In another post, we wrote about how shipping technology growth is exponential and we expect autonomous ships to become the norm well before 2025.
4. Large Exit of Freight Forwarders as Software Eats their Business
Our logistics peer, Flexport recently raised $65 million USD from some top venture capitalists in the US, including Founders Fund, Bloomberg Beta,and First Round Capital. The organization is currently valued at over USD $300MM but we expect that to increase very quickly. FreightOS, another promising tech company in the logistics has raised $23MM to date.
The relationship between startup and corporation is typically a mutual one where mutual value is traded between both parties. This is characteristic of innovation. Corporations need to innovate to remain relevant, and it is often the startups that specialize in certain functions that are able to help corporations do so feasibly.
Sometimes, companies break the mold of how the business is actually conducted and this is the term coined “disruption”. Disruptors change the way we think, behave, learn, and complete tasks. Flexport is disrupting the freight forwarding industry by offering its customers something that typically hasn’t existed - all the benefits of a freight forwarder with a simple to use interface and transparency.
Logistics and shippings seem to typically be “by the book” with vast opportunities for innovation and disruption throughout the ecosystem. It won’t be that way for long however. Our friends at CB Insights put together a nice infographic of Startups that are unbundling Fedex & UPS:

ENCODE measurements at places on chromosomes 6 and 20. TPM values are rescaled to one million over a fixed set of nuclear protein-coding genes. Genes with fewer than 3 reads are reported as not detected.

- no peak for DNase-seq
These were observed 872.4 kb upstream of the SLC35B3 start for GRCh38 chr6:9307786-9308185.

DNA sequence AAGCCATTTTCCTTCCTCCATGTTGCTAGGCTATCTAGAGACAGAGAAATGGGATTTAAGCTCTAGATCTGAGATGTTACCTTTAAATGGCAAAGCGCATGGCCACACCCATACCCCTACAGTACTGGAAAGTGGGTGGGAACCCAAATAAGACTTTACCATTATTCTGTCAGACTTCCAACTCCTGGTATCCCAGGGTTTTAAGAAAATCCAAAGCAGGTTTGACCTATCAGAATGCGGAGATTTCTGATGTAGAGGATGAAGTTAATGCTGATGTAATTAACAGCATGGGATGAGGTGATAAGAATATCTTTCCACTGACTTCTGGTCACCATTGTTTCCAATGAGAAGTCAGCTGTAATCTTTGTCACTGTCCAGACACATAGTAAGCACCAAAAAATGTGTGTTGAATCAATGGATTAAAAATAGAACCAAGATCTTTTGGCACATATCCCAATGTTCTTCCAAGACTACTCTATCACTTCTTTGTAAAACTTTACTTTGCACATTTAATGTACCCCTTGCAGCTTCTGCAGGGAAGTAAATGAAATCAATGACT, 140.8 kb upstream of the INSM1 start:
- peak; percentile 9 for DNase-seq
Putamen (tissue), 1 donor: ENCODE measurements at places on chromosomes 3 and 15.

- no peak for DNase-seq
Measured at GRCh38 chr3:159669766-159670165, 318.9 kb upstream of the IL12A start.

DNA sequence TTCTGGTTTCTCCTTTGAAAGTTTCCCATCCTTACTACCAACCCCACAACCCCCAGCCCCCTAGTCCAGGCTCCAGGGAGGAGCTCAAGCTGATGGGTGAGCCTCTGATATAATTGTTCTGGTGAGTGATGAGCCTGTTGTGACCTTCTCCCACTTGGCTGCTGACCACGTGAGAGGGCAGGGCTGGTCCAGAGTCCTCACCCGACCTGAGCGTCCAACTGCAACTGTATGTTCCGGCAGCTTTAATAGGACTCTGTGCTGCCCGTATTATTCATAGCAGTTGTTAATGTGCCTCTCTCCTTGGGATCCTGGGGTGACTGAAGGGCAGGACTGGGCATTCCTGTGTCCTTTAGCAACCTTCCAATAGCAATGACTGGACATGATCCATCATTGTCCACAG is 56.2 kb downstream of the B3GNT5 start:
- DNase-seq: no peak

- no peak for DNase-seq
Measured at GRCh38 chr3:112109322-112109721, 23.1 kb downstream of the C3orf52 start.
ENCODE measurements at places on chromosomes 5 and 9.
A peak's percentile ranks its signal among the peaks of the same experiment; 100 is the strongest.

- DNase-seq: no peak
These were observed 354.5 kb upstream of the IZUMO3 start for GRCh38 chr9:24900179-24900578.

We believe that the next 100 years of human progress will be largely driven by technology -- not solely consolidation, cost cutting, and the same internal measures that have been taken for the last few decades.
5. The Cloud is Coming
The Cloud Computing movement started back in the late 1960’s not too long after the invention of Malcolm McLean’s intermodal container. Fast forward to today, the cloud now accounts for 71.3% of the total services used by your average organization.
It’s long overdue for this technological revolution to hit the shipping industry. We’re confident that 2017 is the year of the cloud for the shipping industry - so much so that we staked our livelihood on it.
We exist to help port leadership think about and optimize for the future. The ever-changing demands from all stakeholders cannot be met by legacy systems. The cloud is the adaptable, modern solution that lends itself to long-term, operational success.
At Octopi, we intend to modernize terminal operations with beautiful, cloud-based Terminal Operating Systems.
What do you think will change in the shipping industry in 2017? Share with us in the comments.